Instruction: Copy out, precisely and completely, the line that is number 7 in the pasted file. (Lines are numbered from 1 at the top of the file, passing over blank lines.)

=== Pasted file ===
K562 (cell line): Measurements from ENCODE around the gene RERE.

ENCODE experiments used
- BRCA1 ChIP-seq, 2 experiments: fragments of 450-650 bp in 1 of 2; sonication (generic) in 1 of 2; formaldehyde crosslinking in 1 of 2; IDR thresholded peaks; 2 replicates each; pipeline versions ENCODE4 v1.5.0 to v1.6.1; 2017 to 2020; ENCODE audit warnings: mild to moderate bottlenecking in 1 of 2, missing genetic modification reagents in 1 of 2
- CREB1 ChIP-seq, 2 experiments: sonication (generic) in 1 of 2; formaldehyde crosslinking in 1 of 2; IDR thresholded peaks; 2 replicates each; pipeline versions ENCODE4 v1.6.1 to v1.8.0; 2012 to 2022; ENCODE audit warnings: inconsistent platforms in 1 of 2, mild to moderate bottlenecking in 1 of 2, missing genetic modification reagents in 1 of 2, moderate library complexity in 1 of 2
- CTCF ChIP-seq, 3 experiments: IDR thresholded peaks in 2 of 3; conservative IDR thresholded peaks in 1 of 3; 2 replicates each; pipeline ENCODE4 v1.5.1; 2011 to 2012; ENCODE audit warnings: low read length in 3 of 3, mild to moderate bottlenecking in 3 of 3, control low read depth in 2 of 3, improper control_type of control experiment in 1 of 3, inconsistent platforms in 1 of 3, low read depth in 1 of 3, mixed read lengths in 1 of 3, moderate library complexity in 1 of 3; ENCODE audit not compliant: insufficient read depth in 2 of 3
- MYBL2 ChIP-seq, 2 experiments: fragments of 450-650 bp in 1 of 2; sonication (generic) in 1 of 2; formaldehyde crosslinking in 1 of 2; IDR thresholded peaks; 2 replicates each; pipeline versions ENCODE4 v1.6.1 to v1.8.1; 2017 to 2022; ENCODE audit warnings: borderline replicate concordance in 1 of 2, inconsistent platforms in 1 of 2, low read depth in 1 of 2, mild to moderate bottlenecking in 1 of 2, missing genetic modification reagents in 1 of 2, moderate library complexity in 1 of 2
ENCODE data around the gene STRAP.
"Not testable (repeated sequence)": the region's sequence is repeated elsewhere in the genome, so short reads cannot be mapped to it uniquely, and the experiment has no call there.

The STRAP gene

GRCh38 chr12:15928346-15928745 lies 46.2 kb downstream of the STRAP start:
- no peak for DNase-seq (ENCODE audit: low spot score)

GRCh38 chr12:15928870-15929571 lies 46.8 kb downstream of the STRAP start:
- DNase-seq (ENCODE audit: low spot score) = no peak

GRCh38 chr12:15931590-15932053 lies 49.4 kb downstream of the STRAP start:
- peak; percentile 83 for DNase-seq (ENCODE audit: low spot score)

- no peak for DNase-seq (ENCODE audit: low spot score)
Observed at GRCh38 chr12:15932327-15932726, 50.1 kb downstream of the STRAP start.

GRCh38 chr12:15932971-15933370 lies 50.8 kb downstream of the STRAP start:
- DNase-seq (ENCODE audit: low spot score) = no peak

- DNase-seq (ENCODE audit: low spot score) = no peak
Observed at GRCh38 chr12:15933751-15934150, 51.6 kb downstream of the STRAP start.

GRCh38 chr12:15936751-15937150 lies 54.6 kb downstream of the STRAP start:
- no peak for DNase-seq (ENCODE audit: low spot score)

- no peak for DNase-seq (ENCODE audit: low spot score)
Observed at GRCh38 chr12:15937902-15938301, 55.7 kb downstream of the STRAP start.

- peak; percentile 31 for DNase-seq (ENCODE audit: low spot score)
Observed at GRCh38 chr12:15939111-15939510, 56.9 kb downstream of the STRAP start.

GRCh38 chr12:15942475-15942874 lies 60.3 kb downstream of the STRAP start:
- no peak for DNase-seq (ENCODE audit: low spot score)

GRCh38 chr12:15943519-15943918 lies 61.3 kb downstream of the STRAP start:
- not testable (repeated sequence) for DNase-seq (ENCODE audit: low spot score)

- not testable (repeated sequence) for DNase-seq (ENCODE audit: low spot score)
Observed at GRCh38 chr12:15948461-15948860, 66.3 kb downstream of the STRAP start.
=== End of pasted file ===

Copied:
ENCODE data around the gene STRAP.